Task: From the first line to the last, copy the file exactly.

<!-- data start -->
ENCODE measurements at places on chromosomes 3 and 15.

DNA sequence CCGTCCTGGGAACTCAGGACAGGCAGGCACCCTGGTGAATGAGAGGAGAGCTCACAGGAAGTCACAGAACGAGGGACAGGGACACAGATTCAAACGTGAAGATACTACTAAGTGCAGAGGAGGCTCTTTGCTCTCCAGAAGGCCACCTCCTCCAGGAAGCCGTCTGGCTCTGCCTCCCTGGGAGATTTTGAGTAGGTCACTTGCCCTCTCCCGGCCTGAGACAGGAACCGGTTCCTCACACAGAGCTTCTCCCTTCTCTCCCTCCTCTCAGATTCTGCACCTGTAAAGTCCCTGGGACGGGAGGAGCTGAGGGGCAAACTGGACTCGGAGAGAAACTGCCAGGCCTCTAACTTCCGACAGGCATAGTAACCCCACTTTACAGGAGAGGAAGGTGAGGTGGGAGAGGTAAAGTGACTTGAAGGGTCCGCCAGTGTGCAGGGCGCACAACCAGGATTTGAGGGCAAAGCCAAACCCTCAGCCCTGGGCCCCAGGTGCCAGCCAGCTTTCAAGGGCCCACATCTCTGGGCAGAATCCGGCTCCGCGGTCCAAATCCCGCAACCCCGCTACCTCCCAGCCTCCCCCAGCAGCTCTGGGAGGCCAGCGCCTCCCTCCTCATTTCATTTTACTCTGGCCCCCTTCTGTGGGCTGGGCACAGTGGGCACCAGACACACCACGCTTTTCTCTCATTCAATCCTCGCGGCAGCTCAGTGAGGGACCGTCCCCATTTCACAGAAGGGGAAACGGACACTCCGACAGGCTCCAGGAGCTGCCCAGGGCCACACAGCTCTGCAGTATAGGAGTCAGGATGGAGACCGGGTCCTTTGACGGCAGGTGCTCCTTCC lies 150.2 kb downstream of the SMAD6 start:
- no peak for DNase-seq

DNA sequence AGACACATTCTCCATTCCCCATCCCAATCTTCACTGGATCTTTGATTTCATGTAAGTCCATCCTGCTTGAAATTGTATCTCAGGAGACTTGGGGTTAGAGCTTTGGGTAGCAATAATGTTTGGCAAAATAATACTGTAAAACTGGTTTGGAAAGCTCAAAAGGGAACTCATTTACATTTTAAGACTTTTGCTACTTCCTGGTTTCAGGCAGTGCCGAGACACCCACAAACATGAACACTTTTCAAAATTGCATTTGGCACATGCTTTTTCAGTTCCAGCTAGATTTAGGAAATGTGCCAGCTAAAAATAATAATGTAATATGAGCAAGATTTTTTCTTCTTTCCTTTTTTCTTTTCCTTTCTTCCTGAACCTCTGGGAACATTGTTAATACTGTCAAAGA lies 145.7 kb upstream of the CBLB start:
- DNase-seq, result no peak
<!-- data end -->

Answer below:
ENCODE measurements at places on chromosomes 3 and 15.

DNA sequence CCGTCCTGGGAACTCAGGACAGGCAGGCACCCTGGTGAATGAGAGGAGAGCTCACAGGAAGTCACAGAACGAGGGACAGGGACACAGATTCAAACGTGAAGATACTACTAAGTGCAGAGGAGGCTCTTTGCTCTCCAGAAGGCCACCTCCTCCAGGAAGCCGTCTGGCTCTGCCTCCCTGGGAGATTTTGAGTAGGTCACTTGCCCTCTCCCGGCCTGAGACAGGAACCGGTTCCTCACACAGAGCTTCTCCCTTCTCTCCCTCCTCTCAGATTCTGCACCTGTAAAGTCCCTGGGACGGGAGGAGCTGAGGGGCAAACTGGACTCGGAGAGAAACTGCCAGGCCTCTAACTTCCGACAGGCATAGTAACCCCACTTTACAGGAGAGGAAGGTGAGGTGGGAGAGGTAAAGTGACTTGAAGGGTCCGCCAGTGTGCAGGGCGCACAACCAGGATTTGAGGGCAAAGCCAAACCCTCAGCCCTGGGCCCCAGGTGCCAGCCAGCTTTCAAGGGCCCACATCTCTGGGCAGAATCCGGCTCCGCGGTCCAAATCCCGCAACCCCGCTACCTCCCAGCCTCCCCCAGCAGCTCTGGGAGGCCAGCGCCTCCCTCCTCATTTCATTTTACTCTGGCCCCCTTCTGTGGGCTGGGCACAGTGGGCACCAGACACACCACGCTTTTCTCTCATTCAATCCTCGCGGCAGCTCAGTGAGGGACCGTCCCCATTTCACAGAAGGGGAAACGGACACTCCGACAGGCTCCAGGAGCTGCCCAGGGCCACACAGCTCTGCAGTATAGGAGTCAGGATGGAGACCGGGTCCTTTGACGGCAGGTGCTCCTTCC lies 150.2 kb downstream of the SMAD6 start:
- no peak for DNase-seq

DNA sequence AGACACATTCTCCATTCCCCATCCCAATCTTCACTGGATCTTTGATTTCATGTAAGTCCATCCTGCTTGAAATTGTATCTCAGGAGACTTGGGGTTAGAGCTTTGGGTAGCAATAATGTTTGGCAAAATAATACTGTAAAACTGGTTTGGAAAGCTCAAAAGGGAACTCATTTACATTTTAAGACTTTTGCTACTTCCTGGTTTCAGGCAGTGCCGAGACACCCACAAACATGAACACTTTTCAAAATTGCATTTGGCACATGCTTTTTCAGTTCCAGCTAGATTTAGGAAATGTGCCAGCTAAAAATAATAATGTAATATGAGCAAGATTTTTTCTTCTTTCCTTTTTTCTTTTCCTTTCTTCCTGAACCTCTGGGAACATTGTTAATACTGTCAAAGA lies 145.7 kb upstream of the CBLB start:
- DNase-seq, result no peak